Our sectarian mindset is very much reflected in our approach, attitude and antipathy towards social engineering actions in the form of reservation for the deserving. The 'privileged' Indians who shrewdly and ardently promote their kith and kin to establish themselves in every possible sphere of polity and also in every gamut of social and economic life, when millions of Indians still struggle even for basic education and decent living conditions, is a deeply disturbing phenomenon and this ‘subtle’ form of reservation makes official reservation very relevant even today. The submission of facts in the Lok Sabha a couple of years back by the then Union Minister for Education Ramesh Pokhriyal that “more than half of the faculty position reserved for the OBCs in Central institutions of higher education are vacant while about 40% of those reserved for Scheduled caste and tribes also remain unfilled. Institution wise, in the Indian Institute of Managements more than 60% positions reserved for SCs and OBCs lie vacant and more than 80% of the positions reserved for ST too lie vacant”, indicating huge gap between those who have access to opportunity and wealth and those who do not have. The upholding of the OBC quota in NEET by the Honorable Supreme Court should be viewed against this background. The fundamental reason why India still remains as one of the most backward nations in the world is mainly because fifty to sixty percent of its population still don't get fair chance to partake in the nation building process and the affairs of the nation is still controlled by the 'privileged high' who fortify their fiefdom by not allowing the 'other' very little chances of entry, a sort of subtle 'ghettoization'.

Against this highly complicated and emotive backdrop the subject of bringing in reforms in the social engineering sphere should be approached with utmost care and sensitivity. It is an accepted fact that there cannot be caste-based reservation forever. It may take infinite time to eliminate caste from the Indian mind but it is important that we begin the process of eliminating it from our records and such a step can be the stepping stone towards the process of ‘annihilation of caste’.

Every society in the world devices different strategies to empower and uplift the most vulnerable and underprivileged among them. Even in Communist China, Government pays special attention to train and ensure that ethnic minorities are well represented in the official system. One of the highly developed and progressive Asian region, Taiwan, gives special preference to its indigenous Formosan people in education and Government. Likewise, the United States, counties of the European Union and many other nations have such progressive and pro-active programs to empower the underprivileged and social minority. However, those countries and Governments ensure that benefits reach only the real needy, through reforms, periodic reviews and revisions and precisely this is what India should also do as far as restructuring the social engineering schemes are concerned.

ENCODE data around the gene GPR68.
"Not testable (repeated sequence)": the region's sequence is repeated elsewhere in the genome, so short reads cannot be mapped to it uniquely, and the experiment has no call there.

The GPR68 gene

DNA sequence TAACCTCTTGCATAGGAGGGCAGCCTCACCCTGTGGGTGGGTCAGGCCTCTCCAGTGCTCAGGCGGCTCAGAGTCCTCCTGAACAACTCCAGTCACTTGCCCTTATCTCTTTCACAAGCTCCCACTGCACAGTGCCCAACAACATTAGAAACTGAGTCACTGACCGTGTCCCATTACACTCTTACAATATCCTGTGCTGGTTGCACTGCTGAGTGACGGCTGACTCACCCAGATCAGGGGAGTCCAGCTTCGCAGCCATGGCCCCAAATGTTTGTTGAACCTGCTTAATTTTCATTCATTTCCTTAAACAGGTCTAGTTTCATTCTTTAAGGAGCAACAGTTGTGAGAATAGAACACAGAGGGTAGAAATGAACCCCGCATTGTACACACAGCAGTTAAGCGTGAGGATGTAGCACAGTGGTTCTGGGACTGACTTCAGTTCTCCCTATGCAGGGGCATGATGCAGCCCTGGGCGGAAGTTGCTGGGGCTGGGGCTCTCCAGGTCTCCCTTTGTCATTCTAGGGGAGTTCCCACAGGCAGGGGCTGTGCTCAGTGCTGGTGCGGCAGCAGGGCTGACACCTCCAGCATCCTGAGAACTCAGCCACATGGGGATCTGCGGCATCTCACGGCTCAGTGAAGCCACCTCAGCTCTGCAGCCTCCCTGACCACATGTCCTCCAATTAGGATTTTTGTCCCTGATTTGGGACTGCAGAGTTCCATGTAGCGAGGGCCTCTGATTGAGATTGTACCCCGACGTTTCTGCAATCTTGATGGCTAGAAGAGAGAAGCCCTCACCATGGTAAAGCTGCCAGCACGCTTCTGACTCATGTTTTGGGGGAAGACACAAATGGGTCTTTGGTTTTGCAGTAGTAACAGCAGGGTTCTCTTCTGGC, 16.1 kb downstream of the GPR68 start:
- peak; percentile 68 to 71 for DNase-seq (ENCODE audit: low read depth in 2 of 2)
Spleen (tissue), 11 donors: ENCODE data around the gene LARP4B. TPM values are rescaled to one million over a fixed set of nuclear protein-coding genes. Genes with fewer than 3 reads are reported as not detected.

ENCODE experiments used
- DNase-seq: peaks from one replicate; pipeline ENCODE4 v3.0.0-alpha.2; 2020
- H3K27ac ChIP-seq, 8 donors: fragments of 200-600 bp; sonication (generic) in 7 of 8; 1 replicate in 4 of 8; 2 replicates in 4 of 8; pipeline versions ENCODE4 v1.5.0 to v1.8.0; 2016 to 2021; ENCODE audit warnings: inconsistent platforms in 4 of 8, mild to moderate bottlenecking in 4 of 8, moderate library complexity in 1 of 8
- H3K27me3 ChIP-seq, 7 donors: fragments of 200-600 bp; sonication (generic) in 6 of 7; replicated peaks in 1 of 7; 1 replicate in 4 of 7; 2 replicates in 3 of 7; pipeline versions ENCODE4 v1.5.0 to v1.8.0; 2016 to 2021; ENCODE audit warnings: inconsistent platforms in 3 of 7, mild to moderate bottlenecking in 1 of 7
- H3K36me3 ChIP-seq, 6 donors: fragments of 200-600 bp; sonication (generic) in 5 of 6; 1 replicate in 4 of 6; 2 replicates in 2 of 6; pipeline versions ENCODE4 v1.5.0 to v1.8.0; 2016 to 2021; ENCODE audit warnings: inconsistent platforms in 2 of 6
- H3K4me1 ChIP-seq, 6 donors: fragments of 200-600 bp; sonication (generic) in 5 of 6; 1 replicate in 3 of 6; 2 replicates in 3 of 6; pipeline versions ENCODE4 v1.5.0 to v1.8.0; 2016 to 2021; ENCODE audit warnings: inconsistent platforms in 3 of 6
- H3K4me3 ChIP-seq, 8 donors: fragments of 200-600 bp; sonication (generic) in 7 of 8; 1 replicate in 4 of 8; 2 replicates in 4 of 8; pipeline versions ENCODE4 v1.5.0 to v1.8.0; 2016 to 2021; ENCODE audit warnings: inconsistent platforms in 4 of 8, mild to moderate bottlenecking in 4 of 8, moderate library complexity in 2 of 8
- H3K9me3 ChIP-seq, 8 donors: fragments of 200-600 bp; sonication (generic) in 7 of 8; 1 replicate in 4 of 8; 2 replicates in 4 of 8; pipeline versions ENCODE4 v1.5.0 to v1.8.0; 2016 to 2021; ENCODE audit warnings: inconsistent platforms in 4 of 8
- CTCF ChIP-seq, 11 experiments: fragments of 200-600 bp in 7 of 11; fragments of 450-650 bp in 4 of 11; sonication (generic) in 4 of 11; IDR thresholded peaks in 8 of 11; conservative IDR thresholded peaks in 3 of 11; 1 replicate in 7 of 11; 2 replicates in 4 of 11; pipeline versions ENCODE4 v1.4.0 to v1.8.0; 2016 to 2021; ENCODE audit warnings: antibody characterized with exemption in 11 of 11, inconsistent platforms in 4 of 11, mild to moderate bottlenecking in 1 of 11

The first step in this regard should be the process of identifying communities that no longer require support in the form of reservation in education and government and also those who need support only in education. Scientifically eliminating more and more groups from the reservation category would work beneficial for the most vulnerable and needy among them. Exclusion of groups that were and are socially and economically powerful in a given spatial context should be the prime trajectory and approach when planning for such a revisit.

The Socio-Economic and Caste Census (SECC) carry out as part of the census process can be a perfect tool towards this, as such a survey would give clear reflection of the socio-economic positions of each group in their contemporary local, regional and national context and also will help map social inequalities as well as social change. It is also imperative to carryout research on the historic position and progression of caste groups to really understand where they were in the historic context and where do they actually stand in the contemporary socio-economic milieu. This process is very important because many of those communities who were part of the 'savarna fold' in the 'varnasrama dharma' somehow managed to find place in the official reservation list as well. This is rather strange especially when the whole idea of reservation had its base on the 'yesteryear' phenomenon called 'varnasrama' and the official reservation was meant only for those who were outside the 'varna fold' known as 'avarna'! It happened not only because of the unscientific methodology adopted to categorise deserving communities but also because of the political pressure exerted by powerful caste groups to get them included in the reservation category. There were also many cases where caste groups and religious groups shied away from availing reservation fearing that they may not be able to climb the social order with reservation tag on them which was proved right as in the case of different Christian denominations in Kerala.